2019 has been a big year for the 29-year-old chef. April saw the publication of his memoirs, Notes from a Young Black Chef, which shone a spotlight on diversity in the kitchen - or lack of it - from an emerging and important voice. In May, Onwuachi was named Rising Star Chef of the Year by the James Beard Foundation, joining the ranks of previous winners such as David Chang, Christina Tosi, Grant Achatz, among others. 

Onwuachi’s octopus with Veracruz compote, scallop masa and puffed amaranth.

When Onwuachi isn’t too busy captaining his DC restaurant, he’s travelling the world showcasing his cuisine at pop-ups and four-hands dinners. Following the success of his Test Kitchen event in February 2018, the celebrated chef returns to Hong Kong this week for a four-night pop-up (16 to 19 October) to plate up an eight-course menu (HK$1480 per person, plus $480 for wine pairing) with flavours inspired by the African diaspora, and incorporating the diverse flavours of Nigeria, New York and Louisiana. Dishes to look forward to include the octopus with Veracruz compote, scallop masa and puffed amaranth and the Moi Moi Chawanmushi, a black-eyed pea custard with uni and confit chicken. 

Ahead of the anticipated event, we chat with the chef the San Francisco Chronicle recently dubbed ‘the most important chef in America’ about his Test Kitchen menu, the inspiration behind his food, and the change he wants to see when it comes to diversity in the culinary world.

I wanted to visit Hong Kong… “for my brother, Vincent [Test Kitchen owner, Vincent Hui] for one! He is one of my best friends and is doing amazing things over here. I also love Hong Kong and the culture.”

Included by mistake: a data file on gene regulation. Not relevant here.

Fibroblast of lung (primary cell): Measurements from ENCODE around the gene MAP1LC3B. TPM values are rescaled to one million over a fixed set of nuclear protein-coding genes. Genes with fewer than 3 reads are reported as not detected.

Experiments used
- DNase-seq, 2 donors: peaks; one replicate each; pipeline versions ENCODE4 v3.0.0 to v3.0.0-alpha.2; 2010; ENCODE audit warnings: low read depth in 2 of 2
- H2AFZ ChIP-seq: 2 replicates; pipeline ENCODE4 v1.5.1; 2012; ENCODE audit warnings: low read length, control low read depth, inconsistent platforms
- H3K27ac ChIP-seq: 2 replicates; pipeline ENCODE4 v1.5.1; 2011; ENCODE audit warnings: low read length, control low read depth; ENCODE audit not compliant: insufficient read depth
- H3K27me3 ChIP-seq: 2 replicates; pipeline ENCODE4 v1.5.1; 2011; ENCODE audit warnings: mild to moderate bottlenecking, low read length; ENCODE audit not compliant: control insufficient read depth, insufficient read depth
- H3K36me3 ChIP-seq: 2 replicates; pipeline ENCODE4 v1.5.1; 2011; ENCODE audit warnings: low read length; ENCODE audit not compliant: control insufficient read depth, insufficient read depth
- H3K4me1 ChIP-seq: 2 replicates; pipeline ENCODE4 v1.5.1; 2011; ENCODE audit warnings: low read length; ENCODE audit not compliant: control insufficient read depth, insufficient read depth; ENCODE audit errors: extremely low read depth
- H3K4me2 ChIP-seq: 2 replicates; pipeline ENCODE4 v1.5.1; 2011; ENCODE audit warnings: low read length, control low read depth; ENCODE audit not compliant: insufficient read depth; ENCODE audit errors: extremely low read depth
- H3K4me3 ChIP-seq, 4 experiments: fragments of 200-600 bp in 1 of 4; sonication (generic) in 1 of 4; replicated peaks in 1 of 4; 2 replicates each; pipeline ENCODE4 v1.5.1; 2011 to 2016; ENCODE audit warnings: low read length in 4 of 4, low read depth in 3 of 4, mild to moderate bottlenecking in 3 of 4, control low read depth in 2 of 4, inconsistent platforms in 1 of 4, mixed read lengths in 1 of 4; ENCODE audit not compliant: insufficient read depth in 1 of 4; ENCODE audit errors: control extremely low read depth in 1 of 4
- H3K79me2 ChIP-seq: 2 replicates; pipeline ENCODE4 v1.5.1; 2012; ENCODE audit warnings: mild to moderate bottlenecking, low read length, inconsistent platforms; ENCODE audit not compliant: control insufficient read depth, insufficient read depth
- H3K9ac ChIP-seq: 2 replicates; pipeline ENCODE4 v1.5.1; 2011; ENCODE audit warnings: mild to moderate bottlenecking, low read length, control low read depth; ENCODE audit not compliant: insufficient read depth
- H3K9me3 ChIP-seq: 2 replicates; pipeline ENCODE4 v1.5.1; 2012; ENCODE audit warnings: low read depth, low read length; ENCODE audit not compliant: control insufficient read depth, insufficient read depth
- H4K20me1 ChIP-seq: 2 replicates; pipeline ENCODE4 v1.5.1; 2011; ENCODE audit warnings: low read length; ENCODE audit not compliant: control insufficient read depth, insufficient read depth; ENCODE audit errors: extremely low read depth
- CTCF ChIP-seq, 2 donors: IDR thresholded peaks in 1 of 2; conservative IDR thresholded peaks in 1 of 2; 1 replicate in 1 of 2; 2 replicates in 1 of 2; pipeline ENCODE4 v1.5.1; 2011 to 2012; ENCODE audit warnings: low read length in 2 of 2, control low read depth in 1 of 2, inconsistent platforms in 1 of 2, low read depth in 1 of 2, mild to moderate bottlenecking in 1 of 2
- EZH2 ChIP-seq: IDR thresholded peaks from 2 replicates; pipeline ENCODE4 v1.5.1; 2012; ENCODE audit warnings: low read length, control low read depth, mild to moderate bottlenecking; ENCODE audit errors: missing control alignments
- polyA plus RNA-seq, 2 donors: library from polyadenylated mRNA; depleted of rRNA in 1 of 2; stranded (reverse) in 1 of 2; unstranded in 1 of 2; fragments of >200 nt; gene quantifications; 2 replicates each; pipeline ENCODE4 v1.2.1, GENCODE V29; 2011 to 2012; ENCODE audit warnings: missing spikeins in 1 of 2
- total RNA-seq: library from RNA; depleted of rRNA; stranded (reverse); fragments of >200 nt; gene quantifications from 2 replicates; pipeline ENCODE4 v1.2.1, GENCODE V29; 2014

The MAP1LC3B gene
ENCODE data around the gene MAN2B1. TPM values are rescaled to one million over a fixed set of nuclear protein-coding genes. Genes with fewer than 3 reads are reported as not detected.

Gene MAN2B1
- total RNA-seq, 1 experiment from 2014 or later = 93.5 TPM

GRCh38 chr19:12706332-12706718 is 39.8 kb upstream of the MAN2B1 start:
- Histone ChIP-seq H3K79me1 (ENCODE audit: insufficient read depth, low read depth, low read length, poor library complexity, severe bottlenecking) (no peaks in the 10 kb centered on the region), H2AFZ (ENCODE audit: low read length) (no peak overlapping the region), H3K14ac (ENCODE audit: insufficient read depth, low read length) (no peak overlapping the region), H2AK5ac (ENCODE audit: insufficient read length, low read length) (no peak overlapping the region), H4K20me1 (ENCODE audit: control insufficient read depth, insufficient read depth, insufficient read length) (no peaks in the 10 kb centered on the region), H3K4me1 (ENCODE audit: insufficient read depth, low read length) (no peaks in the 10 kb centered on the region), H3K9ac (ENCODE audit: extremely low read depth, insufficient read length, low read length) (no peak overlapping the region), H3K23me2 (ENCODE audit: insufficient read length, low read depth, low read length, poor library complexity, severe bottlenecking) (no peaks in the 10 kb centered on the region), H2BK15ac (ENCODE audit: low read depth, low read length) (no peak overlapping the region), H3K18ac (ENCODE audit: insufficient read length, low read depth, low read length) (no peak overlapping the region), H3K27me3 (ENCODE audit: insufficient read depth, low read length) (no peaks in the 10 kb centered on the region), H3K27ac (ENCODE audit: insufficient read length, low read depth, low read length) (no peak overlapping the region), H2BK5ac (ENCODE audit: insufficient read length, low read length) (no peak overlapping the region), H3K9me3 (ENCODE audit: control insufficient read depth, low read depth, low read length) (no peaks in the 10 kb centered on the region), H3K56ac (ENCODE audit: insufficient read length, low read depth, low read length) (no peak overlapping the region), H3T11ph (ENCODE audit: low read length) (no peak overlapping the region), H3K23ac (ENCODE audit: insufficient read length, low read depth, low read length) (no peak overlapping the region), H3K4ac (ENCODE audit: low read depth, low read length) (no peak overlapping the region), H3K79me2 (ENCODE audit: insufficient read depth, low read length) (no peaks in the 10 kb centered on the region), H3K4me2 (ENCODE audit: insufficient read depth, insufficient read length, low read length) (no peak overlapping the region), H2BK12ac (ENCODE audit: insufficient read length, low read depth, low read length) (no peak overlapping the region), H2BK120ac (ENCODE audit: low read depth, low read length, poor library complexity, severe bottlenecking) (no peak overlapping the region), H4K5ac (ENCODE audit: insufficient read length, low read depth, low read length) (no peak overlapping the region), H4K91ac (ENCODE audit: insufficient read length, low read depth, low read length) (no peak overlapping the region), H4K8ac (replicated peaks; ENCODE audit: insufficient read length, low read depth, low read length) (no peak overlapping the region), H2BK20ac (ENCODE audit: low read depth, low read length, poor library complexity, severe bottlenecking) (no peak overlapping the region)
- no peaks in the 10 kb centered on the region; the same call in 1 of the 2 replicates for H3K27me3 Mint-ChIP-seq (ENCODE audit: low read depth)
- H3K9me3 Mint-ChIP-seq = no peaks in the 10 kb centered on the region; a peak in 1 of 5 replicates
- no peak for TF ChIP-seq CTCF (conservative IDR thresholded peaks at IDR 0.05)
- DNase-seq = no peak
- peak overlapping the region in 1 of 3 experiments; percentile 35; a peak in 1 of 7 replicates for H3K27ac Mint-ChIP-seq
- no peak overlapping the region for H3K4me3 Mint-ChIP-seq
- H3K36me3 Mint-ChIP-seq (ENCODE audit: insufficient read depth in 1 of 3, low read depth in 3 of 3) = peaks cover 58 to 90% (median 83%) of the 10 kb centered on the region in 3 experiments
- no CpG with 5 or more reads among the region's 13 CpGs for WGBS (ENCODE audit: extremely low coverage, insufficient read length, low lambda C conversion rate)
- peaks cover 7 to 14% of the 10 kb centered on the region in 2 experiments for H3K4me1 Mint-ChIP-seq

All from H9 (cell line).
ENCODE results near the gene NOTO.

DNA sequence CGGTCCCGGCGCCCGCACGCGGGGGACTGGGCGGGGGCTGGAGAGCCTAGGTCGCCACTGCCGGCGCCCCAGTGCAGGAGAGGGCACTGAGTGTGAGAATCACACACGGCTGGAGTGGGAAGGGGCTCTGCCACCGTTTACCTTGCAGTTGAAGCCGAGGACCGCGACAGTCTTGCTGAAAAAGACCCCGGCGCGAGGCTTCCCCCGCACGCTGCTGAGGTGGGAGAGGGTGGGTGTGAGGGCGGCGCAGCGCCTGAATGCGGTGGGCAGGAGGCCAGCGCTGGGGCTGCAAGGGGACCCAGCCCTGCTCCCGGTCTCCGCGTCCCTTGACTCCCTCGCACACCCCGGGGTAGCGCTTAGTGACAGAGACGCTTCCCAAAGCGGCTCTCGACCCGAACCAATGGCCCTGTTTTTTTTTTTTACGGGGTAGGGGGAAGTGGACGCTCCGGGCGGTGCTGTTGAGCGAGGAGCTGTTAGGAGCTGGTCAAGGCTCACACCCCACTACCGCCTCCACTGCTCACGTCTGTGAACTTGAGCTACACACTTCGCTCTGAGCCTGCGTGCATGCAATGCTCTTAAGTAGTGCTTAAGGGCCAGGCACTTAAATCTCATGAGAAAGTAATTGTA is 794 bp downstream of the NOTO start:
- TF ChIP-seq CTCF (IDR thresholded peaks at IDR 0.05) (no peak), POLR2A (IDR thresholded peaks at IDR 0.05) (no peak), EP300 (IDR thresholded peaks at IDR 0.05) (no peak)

My Test Kitchen pop-up menu was inspired by... “the African diaspora and the beauty of it. This one goes a little more in-depth and is a bit more refined than menus I have created in the past.”

My upbringing... “is a direct reflection of my food today. It inspires the way I eat, think, and create.”

My Top Chef experience helped my career... “because I was able to cook for a lot of chefs that I had looked up to my entire career. Getting feedback from them at an early age was integral to my growth.”

I published my memoirs… “after I gave a speech about my life story. There was a literary agent in the crowd, and she really encouraged me to write it all down. I think it’s very important to share stories.”

I find it important to tell my story… “because as humans, sharing stories was our earliest form of education. Being able to learn from each other in so many ways is important for our growth.”

I don't see much diversity across the board... “and that needs to change. I think it’s going to take constant conversations to provoke thought, but most importantly action, to produce change.”

One thing I’ve learned is... “to have patience. Make sure you’ve taken the necessary steps to soak in everything that you possibly can.”

My advice to aspiring chefs is... “to not stop learning and try and be a little better every day.”

Kwame Onwuachi will be cooking at Test Kitchen from 16-19 October. Book a table here.

Test Kitchen, 158A Connaught Road West, Sai Ying Pun, +852 9032 7628; www.testkitchen.com.hk